I’ve been reading up on all the great new stuff in Scala 2.10.0-RC3, and as always, one of the features mentioned is performance improvements. I was curious today what that meant for functional style work, so I wrote up a short microbenchmark to test it. I created a Sieve of Eratosthenes using streams, and a Sieve of Sundaram, both shown below:

**Sieve of Eratosthenes –**

def eratosthenes(toNum: Int) = { def sieveHelp(r: IndexedSeq[Int]): Stream[Int] = { if(r.isEmpty) Stream.empty else r.head #:: sieveHelp(r.tail.filterNot(_ % r.head == 0)) } sieveHelp(2 +: (3 to toNum by 2)) }

**Sieve of Sundaram –**

def sundaram(toNum: Int) = { val n = (toNum - 2)/2 val nonPrimes = for (i <- 1 to n; j <- i to (n - i) / (2 * i + 1)) yield i+j+(2*i*j) 2 +:((1 to n) diff nonPrimes map (2*_+1)) }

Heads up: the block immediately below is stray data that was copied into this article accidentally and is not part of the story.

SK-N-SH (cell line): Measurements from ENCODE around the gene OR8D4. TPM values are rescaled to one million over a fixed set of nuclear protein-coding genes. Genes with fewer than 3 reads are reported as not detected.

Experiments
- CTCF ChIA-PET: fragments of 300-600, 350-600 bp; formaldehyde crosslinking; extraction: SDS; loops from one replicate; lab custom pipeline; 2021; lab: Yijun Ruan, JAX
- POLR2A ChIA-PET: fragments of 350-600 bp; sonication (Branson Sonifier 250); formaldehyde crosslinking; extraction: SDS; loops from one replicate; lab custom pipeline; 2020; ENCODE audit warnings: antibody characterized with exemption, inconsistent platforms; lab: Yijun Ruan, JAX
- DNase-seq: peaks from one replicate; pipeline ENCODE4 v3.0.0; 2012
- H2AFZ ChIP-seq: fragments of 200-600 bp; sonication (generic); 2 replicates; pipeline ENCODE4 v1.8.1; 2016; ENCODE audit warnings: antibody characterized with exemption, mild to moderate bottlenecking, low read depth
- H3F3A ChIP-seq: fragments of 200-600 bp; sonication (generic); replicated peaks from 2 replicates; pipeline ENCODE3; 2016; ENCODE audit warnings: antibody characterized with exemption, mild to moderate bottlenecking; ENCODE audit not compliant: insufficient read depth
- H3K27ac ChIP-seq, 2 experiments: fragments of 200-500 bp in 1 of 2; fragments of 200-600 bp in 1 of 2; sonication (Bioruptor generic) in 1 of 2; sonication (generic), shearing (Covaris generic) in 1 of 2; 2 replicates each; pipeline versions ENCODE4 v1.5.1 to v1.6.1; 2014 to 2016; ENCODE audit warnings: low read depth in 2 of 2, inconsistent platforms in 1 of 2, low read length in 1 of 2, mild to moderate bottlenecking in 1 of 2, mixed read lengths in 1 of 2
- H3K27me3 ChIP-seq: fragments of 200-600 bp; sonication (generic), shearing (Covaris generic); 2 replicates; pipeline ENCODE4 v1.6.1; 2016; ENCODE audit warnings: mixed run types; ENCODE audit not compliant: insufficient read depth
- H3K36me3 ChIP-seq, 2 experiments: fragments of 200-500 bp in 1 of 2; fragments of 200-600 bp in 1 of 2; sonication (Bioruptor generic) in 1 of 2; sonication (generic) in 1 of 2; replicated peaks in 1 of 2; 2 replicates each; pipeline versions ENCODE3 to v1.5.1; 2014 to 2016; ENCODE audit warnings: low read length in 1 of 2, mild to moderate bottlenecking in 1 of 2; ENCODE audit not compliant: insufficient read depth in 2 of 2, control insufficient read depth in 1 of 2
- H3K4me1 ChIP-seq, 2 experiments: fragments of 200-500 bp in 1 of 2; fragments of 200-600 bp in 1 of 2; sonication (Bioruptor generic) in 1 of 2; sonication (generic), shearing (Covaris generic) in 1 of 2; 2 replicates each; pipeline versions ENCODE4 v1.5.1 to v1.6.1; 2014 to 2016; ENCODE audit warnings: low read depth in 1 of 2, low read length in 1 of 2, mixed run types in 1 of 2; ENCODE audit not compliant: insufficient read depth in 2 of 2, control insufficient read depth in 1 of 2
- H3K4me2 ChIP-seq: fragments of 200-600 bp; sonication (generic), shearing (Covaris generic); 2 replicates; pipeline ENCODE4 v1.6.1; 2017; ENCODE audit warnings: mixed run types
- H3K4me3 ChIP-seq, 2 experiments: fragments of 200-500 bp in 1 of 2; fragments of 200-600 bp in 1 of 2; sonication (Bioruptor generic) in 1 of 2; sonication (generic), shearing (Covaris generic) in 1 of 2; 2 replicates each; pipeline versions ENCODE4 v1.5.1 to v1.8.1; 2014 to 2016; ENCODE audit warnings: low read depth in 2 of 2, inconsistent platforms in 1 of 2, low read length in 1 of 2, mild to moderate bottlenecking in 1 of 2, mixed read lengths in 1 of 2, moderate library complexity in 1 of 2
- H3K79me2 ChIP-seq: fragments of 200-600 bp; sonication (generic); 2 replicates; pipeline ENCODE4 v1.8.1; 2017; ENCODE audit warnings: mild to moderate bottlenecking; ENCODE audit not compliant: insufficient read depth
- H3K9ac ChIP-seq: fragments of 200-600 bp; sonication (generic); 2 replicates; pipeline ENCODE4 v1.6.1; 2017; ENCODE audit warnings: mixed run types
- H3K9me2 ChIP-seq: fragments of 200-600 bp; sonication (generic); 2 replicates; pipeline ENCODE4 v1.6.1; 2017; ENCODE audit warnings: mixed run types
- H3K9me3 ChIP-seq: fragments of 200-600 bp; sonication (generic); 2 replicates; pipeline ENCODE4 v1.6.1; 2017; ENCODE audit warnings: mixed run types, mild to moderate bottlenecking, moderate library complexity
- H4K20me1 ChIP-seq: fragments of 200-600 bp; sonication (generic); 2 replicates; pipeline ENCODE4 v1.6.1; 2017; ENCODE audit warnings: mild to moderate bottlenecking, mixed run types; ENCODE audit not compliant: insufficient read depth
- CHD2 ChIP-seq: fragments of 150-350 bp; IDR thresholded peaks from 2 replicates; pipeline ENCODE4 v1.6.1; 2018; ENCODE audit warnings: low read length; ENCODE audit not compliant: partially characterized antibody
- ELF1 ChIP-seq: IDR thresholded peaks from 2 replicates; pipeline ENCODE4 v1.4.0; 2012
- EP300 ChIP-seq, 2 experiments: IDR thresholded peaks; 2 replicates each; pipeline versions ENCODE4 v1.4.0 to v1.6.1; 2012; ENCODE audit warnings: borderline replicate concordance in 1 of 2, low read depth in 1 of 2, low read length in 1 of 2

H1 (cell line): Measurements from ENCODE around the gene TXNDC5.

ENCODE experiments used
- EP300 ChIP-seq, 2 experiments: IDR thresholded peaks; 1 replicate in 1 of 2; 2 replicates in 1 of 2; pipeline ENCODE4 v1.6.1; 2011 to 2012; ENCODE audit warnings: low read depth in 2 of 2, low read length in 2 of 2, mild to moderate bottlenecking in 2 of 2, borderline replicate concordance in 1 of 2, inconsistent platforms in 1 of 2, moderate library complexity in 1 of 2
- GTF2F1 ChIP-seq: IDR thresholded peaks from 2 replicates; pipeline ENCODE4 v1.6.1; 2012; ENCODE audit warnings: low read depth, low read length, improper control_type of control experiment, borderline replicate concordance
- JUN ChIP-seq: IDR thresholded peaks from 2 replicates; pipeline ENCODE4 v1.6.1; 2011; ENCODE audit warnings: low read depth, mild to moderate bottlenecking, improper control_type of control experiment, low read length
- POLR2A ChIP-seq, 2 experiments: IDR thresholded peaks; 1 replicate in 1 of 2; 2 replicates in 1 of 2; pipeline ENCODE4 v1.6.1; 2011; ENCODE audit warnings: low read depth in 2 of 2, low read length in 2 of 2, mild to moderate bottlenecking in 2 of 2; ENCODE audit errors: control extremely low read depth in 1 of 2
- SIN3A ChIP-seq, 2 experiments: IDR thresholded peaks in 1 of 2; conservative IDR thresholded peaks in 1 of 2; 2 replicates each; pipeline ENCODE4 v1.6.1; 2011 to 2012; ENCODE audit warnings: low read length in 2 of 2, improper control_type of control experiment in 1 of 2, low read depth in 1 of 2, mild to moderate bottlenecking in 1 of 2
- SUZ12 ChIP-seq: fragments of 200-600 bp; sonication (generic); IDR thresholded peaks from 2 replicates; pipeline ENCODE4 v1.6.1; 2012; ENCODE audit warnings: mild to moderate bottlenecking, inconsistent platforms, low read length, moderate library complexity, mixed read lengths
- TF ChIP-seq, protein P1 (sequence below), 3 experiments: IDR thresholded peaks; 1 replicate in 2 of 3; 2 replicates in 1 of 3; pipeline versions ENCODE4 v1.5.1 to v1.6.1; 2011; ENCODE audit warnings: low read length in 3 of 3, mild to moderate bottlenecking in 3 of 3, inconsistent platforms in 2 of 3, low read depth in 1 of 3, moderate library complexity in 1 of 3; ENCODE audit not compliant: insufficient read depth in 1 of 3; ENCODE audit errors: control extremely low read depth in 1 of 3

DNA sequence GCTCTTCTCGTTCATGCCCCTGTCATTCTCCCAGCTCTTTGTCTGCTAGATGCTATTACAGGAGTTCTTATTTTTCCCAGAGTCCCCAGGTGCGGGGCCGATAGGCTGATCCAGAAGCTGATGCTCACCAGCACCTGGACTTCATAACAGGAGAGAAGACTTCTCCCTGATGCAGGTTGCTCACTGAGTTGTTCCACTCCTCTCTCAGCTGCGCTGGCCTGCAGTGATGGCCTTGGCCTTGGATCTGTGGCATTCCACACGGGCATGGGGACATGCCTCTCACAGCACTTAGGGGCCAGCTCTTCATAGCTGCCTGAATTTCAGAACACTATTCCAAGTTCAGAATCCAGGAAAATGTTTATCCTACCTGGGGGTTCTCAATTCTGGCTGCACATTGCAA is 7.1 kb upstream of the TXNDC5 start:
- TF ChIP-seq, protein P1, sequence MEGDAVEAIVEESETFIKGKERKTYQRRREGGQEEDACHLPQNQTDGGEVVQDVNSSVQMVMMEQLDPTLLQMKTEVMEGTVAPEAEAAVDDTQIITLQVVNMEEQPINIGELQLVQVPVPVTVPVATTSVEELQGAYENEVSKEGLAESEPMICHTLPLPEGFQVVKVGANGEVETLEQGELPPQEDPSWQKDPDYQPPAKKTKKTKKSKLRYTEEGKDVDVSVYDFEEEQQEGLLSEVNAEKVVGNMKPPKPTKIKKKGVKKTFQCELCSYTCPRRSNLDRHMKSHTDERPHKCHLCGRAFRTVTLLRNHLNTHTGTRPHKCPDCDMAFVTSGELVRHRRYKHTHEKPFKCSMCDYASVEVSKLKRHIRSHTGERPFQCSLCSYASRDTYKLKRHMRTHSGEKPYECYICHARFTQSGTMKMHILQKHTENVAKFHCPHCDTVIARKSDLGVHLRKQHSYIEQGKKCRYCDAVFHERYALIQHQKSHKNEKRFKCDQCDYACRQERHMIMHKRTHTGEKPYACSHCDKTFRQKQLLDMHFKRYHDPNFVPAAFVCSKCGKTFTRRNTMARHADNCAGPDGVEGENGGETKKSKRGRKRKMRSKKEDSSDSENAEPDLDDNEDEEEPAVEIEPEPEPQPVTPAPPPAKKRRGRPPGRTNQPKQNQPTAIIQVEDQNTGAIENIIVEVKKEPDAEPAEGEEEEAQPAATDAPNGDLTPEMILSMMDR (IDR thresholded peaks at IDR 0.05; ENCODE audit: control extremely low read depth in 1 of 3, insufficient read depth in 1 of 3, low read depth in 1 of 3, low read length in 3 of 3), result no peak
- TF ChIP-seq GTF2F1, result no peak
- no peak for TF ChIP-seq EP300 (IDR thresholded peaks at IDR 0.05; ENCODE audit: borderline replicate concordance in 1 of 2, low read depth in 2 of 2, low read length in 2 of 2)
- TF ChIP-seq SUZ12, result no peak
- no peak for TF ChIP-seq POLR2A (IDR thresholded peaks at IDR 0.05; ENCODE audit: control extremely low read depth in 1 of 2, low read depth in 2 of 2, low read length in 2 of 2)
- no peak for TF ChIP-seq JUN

The Sieve of Sundaram is run 120 times, finding all primes below 3,000,000. The Sieve of Eratosthenes is run 60 times and finds all primes below 75,000. The results for both are in the chart below:

As you can see, the performance improvement for Sundaram are negligible, but the the performance of the Sieve of Eratosthenes is more than doubled! All in all, I’m looking forward to the release of 2.10 and further upgrades to the speed of the fastest and most flexible non-java jvm language.

For the source of my benchmark, go here: https://github.com/markehammons/2.10.0-RC3-Benchmark